While it may seem clear to you that the other driver is at fault for your car accident, he or she may disagree. Sometimes another driver may disingenuously point the finger at you to attempt to get out of trouble for the accident, but in many cases, it may appear that the accident really was your fault from the other driver’s perspective.
Arguing or making accusatory statements at the scene usually just makes a bad situation worse. As a car accident lawyer from an office like the Law Firm of Frederick J. Brynn, P.C. can explain, there are objective means of determining fault for a car accident that are much more constructive.
Unless there are no injuries and property damage is very, very minor, you should always call the police after a car accident. When the officer arrives, he or she usually asks you a lot of questions. After determining whether you are hurt and need transportation to the hospital, the officer will ask you to describe what happened in the accident. He or she will then use information from your account, other witness statements, and evidence from the scene to draw a conclusion about fault for the accident. This will be reflected in the report that the officer files at the police station.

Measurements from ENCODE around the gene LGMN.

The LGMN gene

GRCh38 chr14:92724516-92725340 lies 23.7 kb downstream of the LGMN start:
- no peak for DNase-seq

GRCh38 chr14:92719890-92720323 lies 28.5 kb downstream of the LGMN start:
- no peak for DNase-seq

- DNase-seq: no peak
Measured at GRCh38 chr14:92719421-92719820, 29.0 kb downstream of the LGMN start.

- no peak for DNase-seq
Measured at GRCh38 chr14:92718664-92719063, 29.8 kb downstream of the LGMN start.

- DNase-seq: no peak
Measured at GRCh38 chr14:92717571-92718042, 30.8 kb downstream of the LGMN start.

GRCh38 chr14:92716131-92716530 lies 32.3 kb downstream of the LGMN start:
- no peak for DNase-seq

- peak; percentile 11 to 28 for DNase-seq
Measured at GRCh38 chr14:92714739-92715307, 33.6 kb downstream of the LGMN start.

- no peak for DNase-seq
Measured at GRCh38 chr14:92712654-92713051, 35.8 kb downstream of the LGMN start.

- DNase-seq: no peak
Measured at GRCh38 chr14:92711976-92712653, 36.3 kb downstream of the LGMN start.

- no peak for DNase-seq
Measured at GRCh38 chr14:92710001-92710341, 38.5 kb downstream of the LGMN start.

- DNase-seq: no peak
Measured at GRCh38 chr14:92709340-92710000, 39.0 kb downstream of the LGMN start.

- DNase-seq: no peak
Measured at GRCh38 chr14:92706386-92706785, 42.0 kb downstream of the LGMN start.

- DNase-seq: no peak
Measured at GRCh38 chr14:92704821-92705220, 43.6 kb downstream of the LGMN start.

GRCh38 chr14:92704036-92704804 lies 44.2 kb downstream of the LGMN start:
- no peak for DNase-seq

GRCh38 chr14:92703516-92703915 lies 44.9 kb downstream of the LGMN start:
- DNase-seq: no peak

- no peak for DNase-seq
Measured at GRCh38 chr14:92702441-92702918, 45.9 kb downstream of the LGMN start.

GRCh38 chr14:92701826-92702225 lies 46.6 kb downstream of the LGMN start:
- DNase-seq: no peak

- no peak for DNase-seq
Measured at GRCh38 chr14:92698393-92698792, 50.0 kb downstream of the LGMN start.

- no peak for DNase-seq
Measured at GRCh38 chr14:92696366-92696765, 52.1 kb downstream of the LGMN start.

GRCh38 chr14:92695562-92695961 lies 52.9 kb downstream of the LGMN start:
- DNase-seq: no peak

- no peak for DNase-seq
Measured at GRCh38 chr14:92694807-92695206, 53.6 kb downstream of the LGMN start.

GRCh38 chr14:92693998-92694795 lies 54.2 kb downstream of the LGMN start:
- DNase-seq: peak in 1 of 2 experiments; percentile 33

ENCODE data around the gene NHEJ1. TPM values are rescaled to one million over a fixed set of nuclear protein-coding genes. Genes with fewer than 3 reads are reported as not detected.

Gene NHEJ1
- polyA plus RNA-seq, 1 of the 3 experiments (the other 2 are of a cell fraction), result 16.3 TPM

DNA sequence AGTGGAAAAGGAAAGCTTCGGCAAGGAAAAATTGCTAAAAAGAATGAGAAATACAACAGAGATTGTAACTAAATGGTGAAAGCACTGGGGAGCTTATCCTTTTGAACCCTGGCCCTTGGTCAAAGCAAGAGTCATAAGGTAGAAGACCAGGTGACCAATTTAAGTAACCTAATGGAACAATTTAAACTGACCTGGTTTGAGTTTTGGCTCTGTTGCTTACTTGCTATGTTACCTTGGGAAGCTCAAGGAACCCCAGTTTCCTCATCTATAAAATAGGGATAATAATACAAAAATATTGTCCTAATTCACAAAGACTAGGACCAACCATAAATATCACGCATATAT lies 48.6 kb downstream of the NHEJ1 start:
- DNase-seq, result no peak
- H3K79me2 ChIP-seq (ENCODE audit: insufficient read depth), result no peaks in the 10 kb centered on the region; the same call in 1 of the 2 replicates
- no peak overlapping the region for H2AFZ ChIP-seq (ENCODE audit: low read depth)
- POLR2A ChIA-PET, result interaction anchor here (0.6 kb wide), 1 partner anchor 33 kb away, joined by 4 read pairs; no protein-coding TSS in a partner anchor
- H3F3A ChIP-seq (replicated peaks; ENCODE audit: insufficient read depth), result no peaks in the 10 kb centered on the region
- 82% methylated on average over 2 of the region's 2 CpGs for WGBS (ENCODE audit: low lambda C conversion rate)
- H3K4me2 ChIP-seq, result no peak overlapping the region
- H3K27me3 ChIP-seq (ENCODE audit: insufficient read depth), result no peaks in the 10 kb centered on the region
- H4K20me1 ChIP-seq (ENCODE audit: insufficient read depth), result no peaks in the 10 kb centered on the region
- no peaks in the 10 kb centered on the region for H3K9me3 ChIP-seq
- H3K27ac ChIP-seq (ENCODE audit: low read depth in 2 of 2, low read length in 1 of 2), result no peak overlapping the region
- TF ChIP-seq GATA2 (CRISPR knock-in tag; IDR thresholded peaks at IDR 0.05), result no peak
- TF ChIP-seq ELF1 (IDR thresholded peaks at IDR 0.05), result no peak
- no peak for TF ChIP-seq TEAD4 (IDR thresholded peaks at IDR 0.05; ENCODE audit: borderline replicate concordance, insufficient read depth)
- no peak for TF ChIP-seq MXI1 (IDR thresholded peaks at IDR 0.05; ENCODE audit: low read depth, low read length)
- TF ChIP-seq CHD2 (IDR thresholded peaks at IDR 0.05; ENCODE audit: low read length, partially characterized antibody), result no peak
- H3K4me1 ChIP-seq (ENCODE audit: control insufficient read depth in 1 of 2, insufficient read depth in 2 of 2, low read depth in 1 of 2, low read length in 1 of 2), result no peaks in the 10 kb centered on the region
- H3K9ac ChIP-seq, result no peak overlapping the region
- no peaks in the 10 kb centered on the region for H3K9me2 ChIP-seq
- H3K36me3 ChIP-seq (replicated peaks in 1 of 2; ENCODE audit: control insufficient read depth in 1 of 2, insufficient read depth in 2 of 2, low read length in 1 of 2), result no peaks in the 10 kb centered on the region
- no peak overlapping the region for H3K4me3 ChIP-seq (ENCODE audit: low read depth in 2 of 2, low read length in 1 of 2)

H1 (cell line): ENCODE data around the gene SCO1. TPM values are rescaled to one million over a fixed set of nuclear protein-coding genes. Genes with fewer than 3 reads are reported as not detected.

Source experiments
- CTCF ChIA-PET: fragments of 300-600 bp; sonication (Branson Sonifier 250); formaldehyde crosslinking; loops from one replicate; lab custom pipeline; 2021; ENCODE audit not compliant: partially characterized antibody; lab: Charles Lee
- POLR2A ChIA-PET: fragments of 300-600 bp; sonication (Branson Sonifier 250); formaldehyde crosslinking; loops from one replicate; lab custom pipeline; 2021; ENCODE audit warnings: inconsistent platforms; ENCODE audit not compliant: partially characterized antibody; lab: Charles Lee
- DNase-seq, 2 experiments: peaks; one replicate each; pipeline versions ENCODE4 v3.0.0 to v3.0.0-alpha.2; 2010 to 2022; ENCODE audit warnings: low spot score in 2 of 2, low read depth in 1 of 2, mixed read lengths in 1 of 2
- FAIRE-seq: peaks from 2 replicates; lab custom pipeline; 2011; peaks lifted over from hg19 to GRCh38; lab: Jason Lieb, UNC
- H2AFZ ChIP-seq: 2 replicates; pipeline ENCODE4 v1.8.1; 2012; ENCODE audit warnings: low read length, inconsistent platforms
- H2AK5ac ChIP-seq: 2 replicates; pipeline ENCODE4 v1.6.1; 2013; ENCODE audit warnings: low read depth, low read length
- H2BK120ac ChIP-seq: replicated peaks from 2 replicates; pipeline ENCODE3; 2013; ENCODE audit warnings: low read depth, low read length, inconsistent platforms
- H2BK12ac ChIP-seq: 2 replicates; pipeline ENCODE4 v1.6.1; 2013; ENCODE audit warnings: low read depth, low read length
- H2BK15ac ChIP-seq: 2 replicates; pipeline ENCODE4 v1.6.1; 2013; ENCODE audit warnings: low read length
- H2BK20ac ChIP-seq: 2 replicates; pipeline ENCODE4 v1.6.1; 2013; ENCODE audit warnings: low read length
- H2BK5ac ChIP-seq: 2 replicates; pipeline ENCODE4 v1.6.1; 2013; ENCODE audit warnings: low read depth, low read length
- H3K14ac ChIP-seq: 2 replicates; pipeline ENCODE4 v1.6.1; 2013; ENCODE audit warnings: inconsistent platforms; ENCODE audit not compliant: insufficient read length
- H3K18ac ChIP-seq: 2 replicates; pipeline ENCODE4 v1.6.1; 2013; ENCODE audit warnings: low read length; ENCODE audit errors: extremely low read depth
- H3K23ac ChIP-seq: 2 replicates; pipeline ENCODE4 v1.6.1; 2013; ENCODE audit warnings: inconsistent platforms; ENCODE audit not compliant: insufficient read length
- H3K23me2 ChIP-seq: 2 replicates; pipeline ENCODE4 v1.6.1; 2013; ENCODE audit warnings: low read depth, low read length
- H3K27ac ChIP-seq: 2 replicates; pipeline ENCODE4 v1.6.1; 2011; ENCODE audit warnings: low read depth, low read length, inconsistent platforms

After an accident, you should contact your insurance provider as soon as possible to help you file a claim with the other driver’s insurance company. Your insurer will conduct an investigation looking at evidence from the scene, including the police report, to draw a conclusion over who was at fault.
Car accident lawsuits are usually settled out of court, but if they do go to trial, a jury has the responsibility to decide who is at fault based on the evidence presented. An alternative to litigating the matter in court or negotiating a settlement out of court is arbitration. This is like a less formal trial, presided over by an official called an arbitrator who will weigh the evidence and make a ruling. There is no jury in arbitration.
Sometimes a driver admits to fault for the accident. Sometimes this is unintentional; the driver offers up an explanation or apology not realizing that what he or she says may be used as evidence in a police report, insurance investigation, or legal proceeding that may be forthcoming following the accident. It is usually inadvisable for drivers to make any statements at the scene that could be interpreted as admissions of fault.
Determining fault for a car accident is a complicated process. One of our attorneys may be able to help you protect your interests through the process that follows. Contact our office to schedule a consultation.